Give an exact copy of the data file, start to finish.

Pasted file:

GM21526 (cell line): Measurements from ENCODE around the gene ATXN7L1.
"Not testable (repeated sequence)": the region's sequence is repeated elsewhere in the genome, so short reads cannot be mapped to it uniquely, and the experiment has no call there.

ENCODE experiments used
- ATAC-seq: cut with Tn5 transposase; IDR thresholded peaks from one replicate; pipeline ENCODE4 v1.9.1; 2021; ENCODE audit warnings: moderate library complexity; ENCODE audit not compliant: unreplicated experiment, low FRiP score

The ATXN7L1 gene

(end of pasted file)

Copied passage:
GM21526 (cell line): Measurements from ENCODE around the gene ATXN7L1.
"Not testable (repeated sequence)": the region's sequence is repeated elsewhere in the genome, so short reads cannot be mapped to it uniquely, and the experiment has no call there.

ENCODE experiments used
- ATAC-seq: cut with Tn5 transposase; IDR thresholded peaks from one replicate; pipeline ENCODE4 v1.9.1; 2021; ENCODE audit warnings: moderate library complexity; ENCODE audit not compliant: unreplicated experiment, low FRiP score

The ATXN7L1 gene